In addition, the present invention generally applies to any interface between a media access controller of the data link layer and a physical layer device of the physical layer. In this regard, the present invention applies without limitation to any media access controller and physical layer device regardless of attributes such as bit rate or other characteristics.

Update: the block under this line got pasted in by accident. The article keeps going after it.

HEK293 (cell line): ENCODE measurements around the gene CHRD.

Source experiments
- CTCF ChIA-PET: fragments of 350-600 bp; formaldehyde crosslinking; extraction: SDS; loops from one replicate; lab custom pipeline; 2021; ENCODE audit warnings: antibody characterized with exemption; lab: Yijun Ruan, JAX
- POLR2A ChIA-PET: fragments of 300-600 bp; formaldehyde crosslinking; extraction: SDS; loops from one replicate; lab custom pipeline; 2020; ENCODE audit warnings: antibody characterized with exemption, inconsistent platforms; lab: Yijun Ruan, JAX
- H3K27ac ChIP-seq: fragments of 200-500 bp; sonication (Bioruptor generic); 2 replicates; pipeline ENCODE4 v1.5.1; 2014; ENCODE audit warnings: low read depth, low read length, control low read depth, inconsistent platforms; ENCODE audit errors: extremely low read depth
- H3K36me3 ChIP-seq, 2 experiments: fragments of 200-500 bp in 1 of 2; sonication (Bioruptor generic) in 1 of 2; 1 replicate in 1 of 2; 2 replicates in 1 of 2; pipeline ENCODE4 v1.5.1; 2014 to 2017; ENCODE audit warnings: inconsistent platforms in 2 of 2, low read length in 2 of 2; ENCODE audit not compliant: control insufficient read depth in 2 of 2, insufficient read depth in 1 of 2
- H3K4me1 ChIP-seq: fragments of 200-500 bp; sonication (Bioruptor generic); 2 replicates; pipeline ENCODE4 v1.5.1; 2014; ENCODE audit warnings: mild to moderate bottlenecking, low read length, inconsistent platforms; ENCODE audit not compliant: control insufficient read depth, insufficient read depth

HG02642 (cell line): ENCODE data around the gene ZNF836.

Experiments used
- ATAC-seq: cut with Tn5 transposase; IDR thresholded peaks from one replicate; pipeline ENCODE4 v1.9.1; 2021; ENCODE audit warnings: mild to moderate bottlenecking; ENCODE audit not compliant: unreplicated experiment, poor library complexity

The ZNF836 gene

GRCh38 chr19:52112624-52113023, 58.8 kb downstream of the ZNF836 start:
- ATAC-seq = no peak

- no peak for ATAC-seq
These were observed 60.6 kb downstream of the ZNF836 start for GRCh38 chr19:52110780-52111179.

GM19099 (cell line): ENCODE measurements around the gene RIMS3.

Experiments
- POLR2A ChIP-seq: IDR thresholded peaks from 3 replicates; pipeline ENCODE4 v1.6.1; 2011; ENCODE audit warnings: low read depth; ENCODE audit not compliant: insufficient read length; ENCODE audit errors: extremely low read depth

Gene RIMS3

With reference to FIG. 8, shown is a media access controller 120 a according to another embodiment of the present invention that illustrates a software implementation of the transmit logic 153 (FIG. 6), denoted transmit logic 153 a. The media access controller 120 a includes a processor 303 and a memory 306, both of which are coupled to a local interface 309. The local interface may comprise, for example, a data bus with an accompanying control bus, etc. The media access controller 120 a further includes an output interface 313 that provides a link between the local interface 309 and the common bus 133. The output interface 313 includes a common bus port 145 as discussed with respect to the media access controller 120 (FIG. 3). In the case of the media access controller 120 a, the transmit logic 153 a is stored on the memory 306 and is executable by the processor 303. The processor 303 need not be dedicated to execute the transmit logic 153 a, where the transmit logic 153 a may be implemented in conjunction with other logic or applications that are stored in the memory 306. Note that the media access controller 120 a stores the address designations of all the physical layer devices 130 (FIG. 3) so that a proper address block may be generated by the transmit logic 153 a to send a data block to a particular physical layer device 130.